Nomenclature of the substituted


cycloalkanes
If there is only one substituent, do not use the 1.
If there is more than one substituent, you must use all
numbers, including 1!
Number around the ring in a direction to get from the
first substituent to the second substituent by the shorter
path.
For equivalent degrees of substitution, number in a
direction that follows the alphabetical sequence.
A carbon with greater substitution has precedence in
numbering.

CH3
CH3

1,1-dimethylcyclohexane

CH3
CH3
CH3 CH2

4-ethyl-1,1-dimethylcyclohexane

Some
cycloalkanes
1,3-dimethylcyclopentane
CH3

2
3

CH3

CH3

CH3

Drawn
differently
but same
name.

1
2
3

CH3

CH3

4
3

2
1

CH2CH3
1-ethyl-4-methylcyclohexane
E before M

CH3CH2

CH3

3-ethyl-1,1-dimethylcyclobutane
The more substituted carbon
takes precedence even
though E comes before M.

Two ways of naming this


CH3

CH
CH3
1-isopropyl-2-methylcyclohexane
1-methyl-2-(1-methylethyl)cyclohexane

CH3

Numbering starts at the most


highly-substituted carbon
Cl

CH3
CH3
2

1
7

4
5

CH3

2-chloro-1,1,6-trimethylcycloheptane

Sect. 3.7: cycloalkyl groups

cyclopropyl

cyclopentyl

cyclobutyl

cyclohexyl

CH3 CH2 C

CH2 CH3

CH3

3-cyclobutyl-3-methylpentane

Rings with one substitutent


H3C

CH

CH2CH3

(1-methylpropyl)cyclohexane or
2-cyclohexylbutane

No locant is needed.
With one substituent on a ring , it is automatically on carbon 1.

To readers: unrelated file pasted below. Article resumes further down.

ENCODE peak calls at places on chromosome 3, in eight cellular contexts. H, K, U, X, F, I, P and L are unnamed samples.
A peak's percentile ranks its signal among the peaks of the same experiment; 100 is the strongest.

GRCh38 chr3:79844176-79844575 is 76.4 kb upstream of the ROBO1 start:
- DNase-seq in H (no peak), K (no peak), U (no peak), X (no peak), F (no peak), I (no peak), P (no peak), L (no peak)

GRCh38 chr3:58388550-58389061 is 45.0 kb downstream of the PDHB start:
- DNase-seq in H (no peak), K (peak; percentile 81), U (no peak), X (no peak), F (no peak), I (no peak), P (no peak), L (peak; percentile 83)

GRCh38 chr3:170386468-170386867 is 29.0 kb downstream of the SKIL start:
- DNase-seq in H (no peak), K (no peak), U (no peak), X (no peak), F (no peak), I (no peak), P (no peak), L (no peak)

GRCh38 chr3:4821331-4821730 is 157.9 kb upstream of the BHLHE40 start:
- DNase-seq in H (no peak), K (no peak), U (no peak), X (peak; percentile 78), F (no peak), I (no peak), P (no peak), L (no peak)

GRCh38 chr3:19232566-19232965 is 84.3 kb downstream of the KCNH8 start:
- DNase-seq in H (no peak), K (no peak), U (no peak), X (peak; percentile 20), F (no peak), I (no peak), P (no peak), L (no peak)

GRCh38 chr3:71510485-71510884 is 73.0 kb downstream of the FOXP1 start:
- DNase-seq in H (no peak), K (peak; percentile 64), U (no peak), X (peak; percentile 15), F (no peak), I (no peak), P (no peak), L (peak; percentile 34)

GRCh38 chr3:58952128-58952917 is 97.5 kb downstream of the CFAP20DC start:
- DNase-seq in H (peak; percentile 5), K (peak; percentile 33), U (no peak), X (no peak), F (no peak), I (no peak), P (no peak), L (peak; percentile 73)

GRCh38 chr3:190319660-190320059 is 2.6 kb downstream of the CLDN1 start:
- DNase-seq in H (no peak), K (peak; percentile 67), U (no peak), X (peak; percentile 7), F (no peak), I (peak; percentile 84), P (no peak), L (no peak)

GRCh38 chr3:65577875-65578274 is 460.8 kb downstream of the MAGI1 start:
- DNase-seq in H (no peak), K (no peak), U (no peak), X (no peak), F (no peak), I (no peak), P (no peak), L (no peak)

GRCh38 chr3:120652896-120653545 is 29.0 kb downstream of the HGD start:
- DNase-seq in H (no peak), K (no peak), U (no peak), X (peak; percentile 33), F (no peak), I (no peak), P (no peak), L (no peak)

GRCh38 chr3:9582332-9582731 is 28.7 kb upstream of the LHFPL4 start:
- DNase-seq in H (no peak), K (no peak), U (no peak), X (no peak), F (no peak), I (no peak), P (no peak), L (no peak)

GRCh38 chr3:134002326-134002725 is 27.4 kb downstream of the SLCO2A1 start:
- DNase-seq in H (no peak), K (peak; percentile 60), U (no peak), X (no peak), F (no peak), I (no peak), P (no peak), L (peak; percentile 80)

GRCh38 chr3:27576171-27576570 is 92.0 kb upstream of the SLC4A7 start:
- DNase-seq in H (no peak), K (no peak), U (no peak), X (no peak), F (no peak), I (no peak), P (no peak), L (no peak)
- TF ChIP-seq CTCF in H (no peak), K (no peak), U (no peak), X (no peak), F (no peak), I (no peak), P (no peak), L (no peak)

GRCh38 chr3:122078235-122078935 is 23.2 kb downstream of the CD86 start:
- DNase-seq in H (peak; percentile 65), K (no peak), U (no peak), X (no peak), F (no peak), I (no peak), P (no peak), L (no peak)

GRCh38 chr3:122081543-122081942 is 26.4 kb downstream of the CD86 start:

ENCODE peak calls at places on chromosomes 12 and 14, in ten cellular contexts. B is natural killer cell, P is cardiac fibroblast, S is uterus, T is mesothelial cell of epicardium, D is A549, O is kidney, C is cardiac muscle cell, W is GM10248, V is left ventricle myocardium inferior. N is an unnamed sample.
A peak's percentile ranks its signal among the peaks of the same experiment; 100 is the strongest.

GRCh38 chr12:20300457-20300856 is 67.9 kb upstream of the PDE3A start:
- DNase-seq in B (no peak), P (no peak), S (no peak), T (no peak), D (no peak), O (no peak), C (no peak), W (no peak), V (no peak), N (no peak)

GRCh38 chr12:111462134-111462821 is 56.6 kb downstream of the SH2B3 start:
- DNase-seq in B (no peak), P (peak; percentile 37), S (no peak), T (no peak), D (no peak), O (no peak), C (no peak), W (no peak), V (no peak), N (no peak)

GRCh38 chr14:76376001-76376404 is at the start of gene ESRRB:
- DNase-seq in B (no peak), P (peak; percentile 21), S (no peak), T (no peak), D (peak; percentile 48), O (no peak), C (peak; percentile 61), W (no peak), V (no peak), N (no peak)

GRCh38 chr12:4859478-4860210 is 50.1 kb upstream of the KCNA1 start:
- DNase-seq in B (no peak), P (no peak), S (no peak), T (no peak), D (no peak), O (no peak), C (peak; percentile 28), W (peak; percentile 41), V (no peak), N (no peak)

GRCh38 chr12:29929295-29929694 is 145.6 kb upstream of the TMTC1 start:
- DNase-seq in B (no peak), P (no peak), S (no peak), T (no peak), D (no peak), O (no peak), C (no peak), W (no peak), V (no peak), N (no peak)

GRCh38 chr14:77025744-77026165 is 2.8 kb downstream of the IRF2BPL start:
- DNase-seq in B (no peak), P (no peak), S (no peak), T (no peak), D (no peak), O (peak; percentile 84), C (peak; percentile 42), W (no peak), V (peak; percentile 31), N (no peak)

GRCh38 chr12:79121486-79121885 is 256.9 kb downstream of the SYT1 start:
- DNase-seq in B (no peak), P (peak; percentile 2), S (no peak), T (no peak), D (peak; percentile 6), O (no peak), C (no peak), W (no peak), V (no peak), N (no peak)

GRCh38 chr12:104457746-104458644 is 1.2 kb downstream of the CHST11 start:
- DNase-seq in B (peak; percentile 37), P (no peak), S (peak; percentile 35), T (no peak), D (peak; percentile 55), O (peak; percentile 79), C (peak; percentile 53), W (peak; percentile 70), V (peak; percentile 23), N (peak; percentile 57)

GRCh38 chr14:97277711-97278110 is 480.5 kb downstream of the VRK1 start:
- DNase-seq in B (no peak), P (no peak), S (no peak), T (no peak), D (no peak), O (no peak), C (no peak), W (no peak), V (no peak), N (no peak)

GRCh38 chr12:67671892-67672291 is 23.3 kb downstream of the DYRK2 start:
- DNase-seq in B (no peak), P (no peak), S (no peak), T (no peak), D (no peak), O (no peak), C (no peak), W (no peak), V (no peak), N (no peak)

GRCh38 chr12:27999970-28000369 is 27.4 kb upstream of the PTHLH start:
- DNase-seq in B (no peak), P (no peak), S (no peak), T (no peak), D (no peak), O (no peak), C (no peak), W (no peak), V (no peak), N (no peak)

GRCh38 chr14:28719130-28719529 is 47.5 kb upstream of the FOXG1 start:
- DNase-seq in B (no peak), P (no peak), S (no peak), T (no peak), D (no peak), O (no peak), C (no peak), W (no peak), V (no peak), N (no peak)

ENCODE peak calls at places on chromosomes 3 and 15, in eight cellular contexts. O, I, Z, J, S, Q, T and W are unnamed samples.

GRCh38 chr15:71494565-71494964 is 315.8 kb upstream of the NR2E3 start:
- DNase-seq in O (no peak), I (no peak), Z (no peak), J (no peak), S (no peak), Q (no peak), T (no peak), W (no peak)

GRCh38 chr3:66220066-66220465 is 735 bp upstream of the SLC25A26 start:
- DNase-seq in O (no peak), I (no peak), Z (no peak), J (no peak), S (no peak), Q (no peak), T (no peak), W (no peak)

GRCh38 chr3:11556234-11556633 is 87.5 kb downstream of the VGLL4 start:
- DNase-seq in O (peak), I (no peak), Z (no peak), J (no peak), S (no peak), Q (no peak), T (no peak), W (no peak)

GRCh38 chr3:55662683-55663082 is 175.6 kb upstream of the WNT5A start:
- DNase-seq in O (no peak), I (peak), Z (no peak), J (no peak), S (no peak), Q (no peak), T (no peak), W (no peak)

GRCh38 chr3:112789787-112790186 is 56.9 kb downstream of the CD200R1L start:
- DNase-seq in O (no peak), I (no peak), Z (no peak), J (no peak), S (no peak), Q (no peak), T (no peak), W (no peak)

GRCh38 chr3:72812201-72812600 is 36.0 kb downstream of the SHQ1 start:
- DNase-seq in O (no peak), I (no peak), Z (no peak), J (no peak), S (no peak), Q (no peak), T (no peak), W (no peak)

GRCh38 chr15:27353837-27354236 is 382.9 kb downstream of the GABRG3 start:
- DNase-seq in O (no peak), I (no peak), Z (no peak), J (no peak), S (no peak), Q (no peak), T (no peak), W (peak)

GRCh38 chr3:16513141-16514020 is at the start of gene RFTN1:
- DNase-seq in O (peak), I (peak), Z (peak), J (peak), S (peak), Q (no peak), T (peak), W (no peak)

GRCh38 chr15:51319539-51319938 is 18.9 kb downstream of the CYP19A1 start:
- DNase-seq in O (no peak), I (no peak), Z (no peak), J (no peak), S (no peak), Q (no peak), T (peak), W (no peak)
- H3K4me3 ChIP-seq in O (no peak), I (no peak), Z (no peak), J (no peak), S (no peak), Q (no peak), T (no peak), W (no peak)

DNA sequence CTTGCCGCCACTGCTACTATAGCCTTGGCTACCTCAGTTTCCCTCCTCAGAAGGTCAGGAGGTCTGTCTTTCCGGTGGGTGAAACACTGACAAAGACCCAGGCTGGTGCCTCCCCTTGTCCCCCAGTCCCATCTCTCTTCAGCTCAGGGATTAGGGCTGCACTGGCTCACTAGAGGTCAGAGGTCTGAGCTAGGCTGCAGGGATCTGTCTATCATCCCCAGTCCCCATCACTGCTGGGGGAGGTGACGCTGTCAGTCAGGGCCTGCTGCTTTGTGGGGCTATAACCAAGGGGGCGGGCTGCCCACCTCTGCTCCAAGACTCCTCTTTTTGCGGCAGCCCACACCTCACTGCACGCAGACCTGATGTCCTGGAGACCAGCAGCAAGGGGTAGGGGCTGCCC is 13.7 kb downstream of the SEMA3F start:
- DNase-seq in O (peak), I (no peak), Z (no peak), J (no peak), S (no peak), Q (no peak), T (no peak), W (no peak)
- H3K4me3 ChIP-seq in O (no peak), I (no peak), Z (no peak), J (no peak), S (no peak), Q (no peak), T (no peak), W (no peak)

1-(1-methylpropyl)cyclohexane is overkill, but OK!

Another name of a group

or

or C6H5
Phenyl

CH3
CH3 CH2 CH

CH

CH3

3-methyl-2-phenylpentane

Sect. 3.8: Degree of Substitution


methyl

CH3 R
primary (1)

methylene

R CH2 R
secondary (2)

methine R

CH R

R
tertiary (3)

quaternary (4)

Example

A hydrocarbon containing carbon atoms w


differing degrees of substitution
PRIMARY
QUATERNARY

CH3

TERTIARY

CH3
C

CH CH2 CH3

CH3 CH3

SECONDARY

All of the methyl groups (CH3) are primary.

Sect. 3.9 -- review


We already did this in Chapter 1

Sect. 3.10 and 3.11:


nomenclature of halides and
nitro compounds
F

Cl
fluoro

NO2
nitro

Br
chloro

I
bromo

iodo

CH 3 CH 2 Br
bromoethane (IUPAC)
ethyl bromide (common)

Br

bromocyclopropane

CH3
C H3 C

Cl

CH 3

2-chloro-2-methylpropane (IUPAC)
tert-butyl chloride (common)

CH 3 CH
Br

CH

CH 2 CH 3

CH 3

2-bromo-3-methylpentane

iodocyclohexane (IUPAC)
cyclohexyl iodide (common)

Br

Cl

1-bromo-2-chlorocyclohexane

CH3 CH

CH3

NO2
2-nitropropane

Sect. 3.12: Block diagram for


nomenclature

LOCANT

PREFIX

STEM

SUFFIX

numbers

substituents

number

-ALK(AN)-

ending

Sect. 3.13: alkene